Looking back, we see what we could not see before 'tis done, that the change we have made has spoiled the pattern. Desperately, we strive to remedy the mistake. Without reflection, without comprehension, without higher help, we try one color and then another, but as fast as one is woven in we see some other would have been better. So we weave on, adding mistake to mistake in a miserable effort to rectify the first. How many tire, at last, and give up all effort to make a fair piece of work. Despairingly or indifferently they gaze backward at the soiled and ruined tapestry, or look forward to the future with no desire or effort to improve upon the past.
Others, working with a desperate defiance, cry, "We will make the life-tapestry beautiful. We will enjoy these beautiful colors that lie at hand." And they weave them all in. After a time the brighter colors are gone; they have used them all; and oh! what endless measures of sombre colors must be woven in with no brightening tints to cheer the weary workers. In vain they cry out at the hardness of their fate. They have enjoyed their sunshine all in one long day; now come the shadows.
Or again, I fancy the weaver growing impatient of the slowness of the work, weaving double threads of brilliant colors, breaking, snarling, entangling them, and, too, life's best forces are sapped, the threads give out, the pattern lies unfinished, the weaver's hand is still.
Perhaps, when the work is done, the weaver, looking back at his work, cries unto his Master, "Why need my life have been so wretched? Look at the ruined tapestry with its hideous combination of colors. Was it for this that You taught me the art? Was it for this You placed me at the loom of Life?" And the Master Weaver answers, "Nay, not so; fair and good was the tapestry I planned for you. See, here is the pattern as it would have been under My guidance. Out of your own willful pride came that piece of weaving you despise."
But I fancy there are those who, when they have first learned their own weakness, looking at their work, cry, "Our Master, we have done ill. We cannot weave without Thy help. We cannot understand Thy plan. We know our work is wrong, all wrong. The tapestry is ruined. Were it not better to drop the threads and destroy what is done?"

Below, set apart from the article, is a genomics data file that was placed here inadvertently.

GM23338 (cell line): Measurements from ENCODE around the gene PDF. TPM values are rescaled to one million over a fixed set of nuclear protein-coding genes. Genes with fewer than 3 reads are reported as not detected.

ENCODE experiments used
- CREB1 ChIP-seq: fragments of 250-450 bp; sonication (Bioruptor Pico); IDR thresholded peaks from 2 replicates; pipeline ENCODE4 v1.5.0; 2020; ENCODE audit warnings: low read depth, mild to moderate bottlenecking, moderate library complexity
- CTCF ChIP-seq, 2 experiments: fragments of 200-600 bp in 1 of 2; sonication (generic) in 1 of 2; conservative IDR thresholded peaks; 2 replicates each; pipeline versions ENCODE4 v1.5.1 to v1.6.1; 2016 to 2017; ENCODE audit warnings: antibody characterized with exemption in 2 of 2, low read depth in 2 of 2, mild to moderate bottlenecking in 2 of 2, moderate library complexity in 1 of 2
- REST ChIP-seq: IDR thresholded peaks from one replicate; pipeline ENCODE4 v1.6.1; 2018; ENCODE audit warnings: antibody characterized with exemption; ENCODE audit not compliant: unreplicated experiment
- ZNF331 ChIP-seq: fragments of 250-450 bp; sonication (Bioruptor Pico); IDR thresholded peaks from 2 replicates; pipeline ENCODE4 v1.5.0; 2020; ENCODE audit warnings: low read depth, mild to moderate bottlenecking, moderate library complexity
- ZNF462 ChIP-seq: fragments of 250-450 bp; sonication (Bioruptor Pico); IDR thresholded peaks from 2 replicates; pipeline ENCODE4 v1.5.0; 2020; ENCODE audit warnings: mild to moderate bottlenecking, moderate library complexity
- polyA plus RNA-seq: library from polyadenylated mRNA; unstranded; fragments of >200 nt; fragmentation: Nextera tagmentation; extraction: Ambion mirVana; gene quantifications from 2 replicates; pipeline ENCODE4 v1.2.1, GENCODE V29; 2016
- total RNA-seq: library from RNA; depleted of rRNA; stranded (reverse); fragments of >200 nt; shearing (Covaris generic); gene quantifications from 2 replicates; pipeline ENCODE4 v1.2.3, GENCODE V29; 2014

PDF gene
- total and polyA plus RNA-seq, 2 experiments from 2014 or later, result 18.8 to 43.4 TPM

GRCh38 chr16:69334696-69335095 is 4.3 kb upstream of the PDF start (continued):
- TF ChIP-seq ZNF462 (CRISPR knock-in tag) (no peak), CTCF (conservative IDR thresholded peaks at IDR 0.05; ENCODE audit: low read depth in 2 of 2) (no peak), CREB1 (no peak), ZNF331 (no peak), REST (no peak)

But the Master, looking down at the pitiful results of human weakness, smiles. "Nay, My child, you have made mistakes, but your work is not ruined. Know you not that, 'out of evil, good may come'..." And, "all things work together for the good of them that love the Lord? Are not all things possible to Thy God? Can I not make even sin turn to My glory? 'Tis true, the wrong is done, but My skill can weave the threads remaining until, altho' the pattern is changed, it need not be less beautiful." Then, under His guidance the human weaver begins again, toilingly, taught care and patience by his earlier carelessness.
And the tapestry grows strong and fair and beautiful, and we, looking on, cannot see the one spot where the weaver erred. It is forgiven and forgotten by the Great Master, but the weaver knows, and knows too, that from that early error good has come, because, at once the faulty threads were put in the Master's Hands, for He alone could use them aright.
This was written by a lady who passed away in 1936. What is shared here is very simple, yet profound. As we strive and struggle through this life, we all make mistakes. We all can relate to what is shared in this analogy of a tapestry. Isn't our aim to 'let go and let God?' To come to that place of total commitment and trust where we finally let go of the threads, where we stop thinking that we can handle it on our own, and we gladly relinquish control to our heavenly Father? I know that is my hearts cry. I hope that you will find the same kind of encouragement in this little analogy that I found.... God Bless, Cathy